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Stephen Beresford Remembers His Friend Helen McCrory

Helen McCrory Was a Great Actor — and a Great Human. The Playwright Stephen Beresford Praises his Friend’s Restless, Curious Nature

by Stephen Beresford | The Times | April 22, 2021

             Kindred spirit: McCrory in Beresford’s play The Last of the Haussmans DONALD COOPER/ALAMY
My first “in the flesh” sighting of Helen was on a spring morning in 2012. She was hunched over a pouch of rolling tobacco on the low wall beside the National Theatre’s stage door. She was giving off an air of “don’t notice me”, which is a tricky thing to pull off while wearing a fedora. Anyone who knew Helen recognised that crouched, industrious position of hers; a swift, practised kinesis, ending with a bravura lick of the cigarette paper and a head tilt; half provocative, half playful, as if to say: “Well now. Are you going to be interesting?”

There was no possibility of my being interesting. I was too terrified. It was the first day of rehearsals for my first play, and it was happening at the National Theatre. I was about to walk into a room full of people I had long admired: Julie Walters, Howard Davies, Rory Kinnear, Nick Hytner — and, of course, Helen.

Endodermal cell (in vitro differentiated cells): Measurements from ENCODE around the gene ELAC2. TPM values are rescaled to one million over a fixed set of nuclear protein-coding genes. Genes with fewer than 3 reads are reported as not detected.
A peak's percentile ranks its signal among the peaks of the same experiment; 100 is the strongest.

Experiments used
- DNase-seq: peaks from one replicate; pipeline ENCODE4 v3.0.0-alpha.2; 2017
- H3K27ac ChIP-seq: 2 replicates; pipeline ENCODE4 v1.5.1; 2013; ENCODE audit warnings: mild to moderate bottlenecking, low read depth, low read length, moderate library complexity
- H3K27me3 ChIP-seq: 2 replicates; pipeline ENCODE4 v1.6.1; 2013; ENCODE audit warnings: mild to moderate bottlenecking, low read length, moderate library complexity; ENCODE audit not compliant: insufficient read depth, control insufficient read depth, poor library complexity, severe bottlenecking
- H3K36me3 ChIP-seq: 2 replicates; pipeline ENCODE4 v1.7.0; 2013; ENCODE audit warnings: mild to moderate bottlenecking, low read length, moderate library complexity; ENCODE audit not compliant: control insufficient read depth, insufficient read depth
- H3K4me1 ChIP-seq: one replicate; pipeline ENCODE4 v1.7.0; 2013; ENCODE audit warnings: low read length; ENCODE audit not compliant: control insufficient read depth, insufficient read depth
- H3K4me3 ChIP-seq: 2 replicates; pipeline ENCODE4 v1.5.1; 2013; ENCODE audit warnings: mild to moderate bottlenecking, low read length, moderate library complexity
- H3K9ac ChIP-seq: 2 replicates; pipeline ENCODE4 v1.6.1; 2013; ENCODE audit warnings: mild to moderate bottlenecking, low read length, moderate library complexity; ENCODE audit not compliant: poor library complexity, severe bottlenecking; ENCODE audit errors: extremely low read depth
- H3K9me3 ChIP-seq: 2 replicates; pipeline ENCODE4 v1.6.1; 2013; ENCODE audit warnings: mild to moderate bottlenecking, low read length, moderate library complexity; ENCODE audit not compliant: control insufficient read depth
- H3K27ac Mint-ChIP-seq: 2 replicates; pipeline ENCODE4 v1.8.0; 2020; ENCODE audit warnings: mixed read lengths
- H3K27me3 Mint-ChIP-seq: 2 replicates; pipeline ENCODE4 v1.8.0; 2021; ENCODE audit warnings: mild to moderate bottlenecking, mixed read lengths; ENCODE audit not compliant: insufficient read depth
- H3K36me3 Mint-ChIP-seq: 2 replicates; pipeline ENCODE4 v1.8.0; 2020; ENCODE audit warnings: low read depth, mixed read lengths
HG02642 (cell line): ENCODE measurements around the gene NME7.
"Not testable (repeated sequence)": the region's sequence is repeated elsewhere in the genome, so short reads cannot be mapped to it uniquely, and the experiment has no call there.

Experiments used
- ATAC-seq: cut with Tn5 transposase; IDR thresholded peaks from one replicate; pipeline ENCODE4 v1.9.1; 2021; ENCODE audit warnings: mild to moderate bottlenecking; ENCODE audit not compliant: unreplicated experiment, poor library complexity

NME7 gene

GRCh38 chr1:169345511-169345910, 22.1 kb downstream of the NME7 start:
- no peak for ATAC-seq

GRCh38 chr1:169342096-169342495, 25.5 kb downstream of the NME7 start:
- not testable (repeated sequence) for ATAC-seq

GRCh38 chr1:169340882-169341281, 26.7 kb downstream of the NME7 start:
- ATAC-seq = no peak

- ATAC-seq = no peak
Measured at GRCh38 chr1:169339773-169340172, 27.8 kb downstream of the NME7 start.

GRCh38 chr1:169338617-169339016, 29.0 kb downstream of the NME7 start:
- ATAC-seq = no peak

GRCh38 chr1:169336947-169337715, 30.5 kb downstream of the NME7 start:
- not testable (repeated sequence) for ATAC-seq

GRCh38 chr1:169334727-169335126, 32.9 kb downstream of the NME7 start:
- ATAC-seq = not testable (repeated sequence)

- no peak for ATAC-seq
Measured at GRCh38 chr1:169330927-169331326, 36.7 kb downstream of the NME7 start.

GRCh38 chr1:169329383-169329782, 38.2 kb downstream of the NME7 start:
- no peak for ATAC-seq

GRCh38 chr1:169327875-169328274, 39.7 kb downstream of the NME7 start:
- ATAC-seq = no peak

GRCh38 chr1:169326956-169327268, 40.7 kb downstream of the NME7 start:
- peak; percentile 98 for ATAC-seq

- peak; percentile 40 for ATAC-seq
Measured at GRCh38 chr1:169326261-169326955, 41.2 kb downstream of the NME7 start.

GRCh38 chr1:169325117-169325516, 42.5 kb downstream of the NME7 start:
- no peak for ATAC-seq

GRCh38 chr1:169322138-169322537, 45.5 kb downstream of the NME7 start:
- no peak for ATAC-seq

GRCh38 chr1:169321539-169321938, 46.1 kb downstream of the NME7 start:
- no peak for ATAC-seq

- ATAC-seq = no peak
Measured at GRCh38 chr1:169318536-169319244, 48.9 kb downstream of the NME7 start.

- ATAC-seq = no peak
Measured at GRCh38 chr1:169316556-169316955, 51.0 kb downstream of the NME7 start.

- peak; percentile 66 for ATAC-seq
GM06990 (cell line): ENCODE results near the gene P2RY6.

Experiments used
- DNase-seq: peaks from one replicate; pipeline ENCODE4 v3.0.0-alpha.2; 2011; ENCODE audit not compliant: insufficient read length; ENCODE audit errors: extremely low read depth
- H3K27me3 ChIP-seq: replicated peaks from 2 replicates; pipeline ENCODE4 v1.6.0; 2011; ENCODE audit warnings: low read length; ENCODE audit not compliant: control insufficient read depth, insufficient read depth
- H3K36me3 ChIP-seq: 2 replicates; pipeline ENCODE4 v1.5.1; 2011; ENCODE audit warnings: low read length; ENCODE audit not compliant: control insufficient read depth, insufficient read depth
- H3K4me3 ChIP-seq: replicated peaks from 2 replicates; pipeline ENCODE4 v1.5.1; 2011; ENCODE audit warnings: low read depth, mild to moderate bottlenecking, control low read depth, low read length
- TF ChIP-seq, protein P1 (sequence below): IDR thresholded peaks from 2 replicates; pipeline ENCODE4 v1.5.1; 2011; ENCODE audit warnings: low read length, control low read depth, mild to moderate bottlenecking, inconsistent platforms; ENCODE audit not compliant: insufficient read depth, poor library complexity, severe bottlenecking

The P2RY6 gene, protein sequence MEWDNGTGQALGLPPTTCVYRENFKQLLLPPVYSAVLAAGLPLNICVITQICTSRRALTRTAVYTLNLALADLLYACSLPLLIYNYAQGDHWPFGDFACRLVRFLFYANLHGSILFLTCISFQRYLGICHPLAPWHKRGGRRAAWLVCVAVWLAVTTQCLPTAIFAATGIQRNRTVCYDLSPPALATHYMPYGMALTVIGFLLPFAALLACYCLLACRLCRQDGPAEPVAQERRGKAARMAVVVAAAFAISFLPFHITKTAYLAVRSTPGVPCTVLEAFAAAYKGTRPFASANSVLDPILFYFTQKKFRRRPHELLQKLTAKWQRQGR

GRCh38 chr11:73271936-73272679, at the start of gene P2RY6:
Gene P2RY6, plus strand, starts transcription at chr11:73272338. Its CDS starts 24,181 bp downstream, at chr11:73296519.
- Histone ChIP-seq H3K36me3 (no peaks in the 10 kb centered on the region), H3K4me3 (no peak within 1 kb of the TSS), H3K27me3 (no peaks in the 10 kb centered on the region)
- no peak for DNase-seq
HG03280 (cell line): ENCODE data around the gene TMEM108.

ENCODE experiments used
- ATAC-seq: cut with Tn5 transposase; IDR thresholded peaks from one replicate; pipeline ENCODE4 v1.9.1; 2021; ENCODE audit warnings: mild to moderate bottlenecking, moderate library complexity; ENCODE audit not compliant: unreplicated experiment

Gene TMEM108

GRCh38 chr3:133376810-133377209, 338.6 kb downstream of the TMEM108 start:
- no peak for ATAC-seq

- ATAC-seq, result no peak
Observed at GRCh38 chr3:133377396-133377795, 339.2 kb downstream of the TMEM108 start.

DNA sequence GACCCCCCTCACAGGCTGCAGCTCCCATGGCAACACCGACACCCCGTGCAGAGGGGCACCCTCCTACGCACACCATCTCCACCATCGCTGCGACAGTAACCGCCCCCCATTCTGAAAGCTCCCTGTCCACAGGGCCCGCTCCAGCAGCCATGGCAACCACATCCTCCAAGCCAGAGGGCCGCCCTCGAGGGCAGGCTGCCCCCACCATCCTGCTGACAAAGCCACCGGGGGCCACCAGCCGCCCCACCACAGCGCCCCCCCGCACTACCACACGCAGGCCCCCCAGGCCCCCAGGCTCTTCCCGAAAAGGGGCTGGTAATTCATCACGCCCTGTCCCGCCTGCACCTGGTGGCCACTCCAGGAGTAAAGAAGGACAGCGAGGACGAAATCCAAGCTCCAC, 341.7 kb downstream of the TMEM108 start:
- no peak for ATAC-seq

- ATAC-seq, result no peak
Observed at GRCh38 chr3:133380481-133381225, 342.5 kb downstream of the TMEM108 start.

“Don’t get your hopes up,” she said, sliding her arm into mine as though we had known each other for 40 years. “I’m terrible at read-throughs.”

She wasn’t. But it wasn’t the extraordinary experience of hearing her breathe life into the character that bound me so closely to her for the next nine years. It was the simple gesture of the hand through the arm. Although we had only just met, she assumed an immediate, intimate connection with me that was both absurd and utterly natural.

Later I would learn what this meant. Helen would attach herself to people with whom she felt an immediate kinship. There was no preamble or courtship. Her decisions were fast, instinctive and invariably correct. She found nothing surprising in these alliances, and she never behaved as though there were any possibility of her advances being rejected. I consider that recruitment by her, on that terrifying spring morning, to have been one of the most fortunate and profitable of my life.